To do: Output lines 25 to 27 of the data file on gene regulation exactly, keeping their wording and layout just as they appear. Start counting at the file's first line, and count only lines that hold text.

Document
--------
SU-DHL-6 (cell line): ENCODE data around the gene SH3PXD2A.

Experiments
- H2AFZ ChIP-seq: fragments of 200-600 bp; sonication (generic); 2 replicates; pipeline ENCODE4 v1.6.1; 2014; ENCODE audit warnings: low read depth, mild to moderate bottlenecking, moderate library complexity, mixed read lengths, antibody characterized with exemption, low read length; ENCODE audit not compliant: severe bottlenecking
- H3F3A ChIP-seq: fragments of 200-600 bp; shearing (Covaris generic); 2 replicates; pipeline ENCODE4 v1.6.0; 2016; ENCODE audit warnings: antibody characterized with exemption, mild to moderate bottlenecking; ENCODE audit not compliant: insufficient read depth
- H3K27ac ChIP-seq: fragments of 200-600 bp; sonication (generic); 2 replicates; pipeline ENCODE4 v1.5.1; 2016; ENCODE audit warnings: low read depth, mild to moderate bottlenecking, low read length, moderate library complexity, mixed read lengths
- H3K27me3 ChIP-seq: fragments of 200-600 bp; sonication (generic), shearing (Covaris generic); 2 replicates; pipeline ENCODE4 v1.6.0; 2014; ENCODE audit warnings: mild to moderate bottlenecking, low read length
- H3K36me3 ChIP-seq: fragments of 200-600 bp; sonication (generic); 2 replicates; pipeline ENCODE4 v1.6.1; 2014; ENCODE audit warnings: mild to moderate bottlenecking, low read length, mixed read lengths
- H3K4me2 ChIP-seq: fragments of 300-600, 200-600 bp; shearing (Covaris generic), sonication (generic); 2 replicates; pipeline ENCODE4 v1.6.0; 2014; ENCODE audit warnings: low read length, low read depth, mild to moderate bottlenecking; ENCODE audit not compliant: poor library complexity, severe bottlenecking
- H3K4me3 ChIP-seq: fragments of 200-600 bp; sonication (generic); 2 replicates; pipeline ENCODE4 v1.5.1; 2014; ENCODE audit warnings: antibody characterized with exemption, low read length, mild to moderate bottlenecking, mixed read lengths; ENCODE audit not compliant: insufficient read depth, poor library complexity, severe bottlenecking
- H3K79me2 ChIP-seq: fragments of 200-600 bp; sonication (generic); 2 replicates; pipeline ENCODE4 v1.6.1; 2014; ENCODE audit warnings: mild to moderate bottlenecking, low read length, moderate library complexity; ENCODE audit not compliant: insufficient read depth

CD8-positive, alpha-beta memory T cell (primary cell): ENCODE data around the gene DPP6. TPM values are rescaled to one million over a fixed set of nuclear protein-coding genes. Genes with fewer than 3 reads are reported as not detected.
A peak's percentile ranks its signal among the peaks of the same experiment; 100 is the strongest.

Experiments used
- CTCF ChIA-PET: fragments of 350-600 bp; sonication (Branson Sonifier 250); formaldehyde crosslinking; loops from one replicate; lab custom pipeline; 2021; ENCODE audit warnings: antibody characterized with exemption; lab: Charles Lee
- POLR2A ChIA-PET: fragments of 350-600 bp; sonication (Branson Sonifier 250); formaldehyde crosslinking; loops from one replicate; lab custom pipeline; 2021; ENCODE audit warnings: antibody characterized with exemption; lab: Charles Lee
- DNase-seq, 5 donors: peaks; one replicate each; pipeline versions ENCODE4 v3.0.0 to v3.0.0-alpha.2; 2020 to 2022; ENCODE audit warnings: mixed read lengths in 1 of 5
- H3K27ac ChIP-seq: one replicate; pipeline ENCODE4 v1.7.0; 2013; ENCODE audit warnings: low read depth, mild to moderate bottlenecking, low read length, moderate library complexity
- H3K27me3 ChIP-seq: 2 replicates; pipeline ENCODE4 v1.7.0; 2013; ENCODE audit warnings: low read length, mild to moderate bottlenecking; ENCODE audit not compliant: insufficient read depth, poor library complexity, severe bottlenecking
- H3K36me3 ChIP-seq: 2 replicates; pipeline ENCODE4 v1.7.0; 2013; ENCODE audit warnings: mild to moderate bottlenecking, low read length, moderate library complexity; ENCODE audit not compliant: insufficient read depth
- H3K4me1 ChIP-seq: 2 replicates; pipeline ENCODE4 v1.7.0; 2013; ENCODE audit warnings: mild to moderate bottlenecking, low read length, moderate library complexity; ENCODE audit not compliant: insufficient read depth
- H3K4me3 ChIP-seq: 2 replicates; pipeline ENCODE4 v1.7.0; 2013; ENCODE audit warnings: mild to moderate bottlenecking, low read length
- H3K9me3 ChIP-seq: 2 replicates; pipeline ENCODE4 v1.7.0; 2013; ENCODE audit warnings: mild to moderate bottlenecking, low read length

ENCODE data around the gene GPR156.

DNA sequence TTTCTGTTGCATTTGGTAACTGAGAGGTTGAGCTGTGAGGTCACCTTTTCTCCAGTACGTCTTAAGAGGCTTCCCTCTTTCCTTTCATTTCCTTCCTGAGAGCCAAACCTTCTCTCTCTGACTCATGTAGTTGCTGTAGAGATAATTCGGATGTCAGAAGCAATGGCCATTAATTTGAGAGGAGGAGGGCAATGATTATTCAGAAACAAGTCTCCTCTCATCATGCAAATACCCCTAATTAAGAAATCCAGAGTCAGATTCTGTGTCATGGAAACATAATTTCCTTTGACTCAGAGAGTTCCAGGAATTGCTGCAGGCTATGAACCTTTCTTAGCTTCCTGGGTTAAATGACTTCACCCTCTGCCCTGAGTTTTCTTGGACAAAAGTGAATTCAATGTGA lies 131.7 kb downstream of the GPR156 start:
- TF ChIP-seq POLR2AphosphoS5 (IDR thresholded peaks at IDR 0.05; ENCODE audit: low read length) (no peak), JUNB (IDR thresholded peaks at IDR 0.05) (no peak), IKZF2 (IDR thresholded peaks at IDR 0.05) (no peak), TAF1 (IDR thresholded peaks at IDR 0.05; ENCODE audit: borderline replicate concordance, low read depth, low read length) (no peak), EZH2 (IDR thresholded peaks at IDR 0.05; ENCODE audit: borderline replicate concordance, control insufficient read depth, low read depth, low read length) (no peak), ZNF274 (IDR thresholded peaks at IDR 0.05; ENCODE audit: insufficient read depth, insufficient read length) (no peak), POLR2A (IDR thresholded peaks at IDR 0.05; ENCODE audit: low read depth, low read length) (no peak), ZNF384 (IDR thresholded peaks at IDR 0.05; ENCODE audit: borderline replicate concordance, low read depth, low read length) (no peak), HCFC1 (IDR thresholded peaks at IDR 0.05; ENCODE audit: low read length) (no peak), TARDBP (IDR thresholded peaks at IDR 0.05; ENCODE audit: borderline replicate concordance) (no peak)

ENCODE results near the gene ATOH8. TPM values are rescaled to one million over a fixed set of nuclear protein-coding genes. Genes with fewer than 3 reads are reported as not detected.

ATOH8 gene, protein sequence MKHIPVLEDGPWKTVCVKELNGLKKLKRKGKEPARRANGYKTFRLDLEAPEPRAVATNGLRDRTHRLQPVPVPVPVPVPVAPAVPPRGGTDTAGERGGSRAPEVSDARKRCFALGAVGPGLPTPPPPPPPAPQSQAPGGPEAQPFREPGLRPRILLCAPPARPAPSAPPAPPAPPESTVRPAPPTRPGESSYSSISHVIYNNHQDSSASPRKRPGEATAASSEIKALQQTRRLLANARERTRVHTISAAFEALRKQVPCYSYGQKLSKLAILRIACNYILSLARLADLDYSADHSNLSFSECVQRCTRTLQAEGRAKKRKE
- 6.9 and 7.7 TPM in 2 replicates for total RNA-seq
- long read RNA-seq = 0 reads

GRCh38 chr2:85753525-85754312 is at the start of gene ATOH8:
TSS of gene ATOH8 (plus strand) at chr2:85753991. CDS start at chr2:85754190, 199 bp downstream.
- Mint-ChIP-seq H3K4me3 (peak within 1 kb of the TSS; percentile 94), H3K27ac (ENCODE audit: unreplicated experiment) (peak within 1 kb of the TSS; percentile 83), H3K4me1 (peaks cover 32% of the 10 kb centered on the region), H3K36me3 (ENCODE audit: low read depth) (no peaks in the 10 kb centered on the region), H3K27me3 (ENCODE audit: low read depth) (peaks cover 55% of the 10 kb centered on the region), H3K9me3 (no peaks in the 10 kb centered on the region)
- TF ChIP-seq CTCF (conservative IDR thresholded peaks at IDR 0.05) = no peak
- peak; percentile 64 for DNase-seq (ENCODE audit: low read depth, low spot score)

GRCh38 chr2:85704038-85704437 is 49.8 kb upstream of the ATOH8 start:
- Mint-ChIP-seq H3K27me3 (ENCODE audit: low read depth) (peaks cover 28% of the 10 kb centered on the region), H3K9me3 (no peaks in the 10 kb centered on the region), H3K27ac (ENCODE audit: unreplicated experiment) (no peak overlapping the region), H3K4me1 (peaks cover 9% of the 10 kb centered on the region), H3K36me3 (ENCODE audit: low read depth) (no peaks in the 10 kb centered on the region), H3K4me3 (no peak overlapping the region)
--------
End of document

- TF ChIP-seq POLR2AphosphoS5 (IDR thresholded peaks at IDR 0.05; ENCODE audit: low read length) (no peak), JUNB (IDR thresholded peaks at IDR 0.05) (no peak), IKZF2 (IDR thresholded peaks at IDR 0.05) (no peak), TAF1 (IDR thresholded peaks at IDR 0.05; ENCODE audit: borderline replicate concordance, low read depth, low read length) (no peak), EZH2 (IDR thresholded peaks at IDR 0.05; ENCODE audit: borderline replicate concordance, control insufficient read depth, low read depth, low read length) (no peak), ZNF274 (IDR thresholded peaks at IDR 0.05; ENCODE audit: insufficient read depth, insufficient read length) (no peak), POLR2A (IDR thresholded peaks at IDR 0.05; ENCODE audit: low read depth, low read length) (no peak), ZNF384 (IDR thresholded peaks at IDR 0.05; ENCODE audit: borderline replicate concordance, low read depth, low read length) (no peak), HCFC1 (IDR thresholded peaks at IDR 0.05; ENCODE audit: low read length) (no peak), TARDBP (IDR thresholded peaks at IDR 0.05; ENCODE audit: borderline replicate concordance) (no peak)

ENCODE results near the gene ATOH8. TPM values are rescaled to one million over a fixed set of nuclear protein-coding genes. Genes with fewer than 3 reads are reported as not detected.

ATOH8 gene, protein sequence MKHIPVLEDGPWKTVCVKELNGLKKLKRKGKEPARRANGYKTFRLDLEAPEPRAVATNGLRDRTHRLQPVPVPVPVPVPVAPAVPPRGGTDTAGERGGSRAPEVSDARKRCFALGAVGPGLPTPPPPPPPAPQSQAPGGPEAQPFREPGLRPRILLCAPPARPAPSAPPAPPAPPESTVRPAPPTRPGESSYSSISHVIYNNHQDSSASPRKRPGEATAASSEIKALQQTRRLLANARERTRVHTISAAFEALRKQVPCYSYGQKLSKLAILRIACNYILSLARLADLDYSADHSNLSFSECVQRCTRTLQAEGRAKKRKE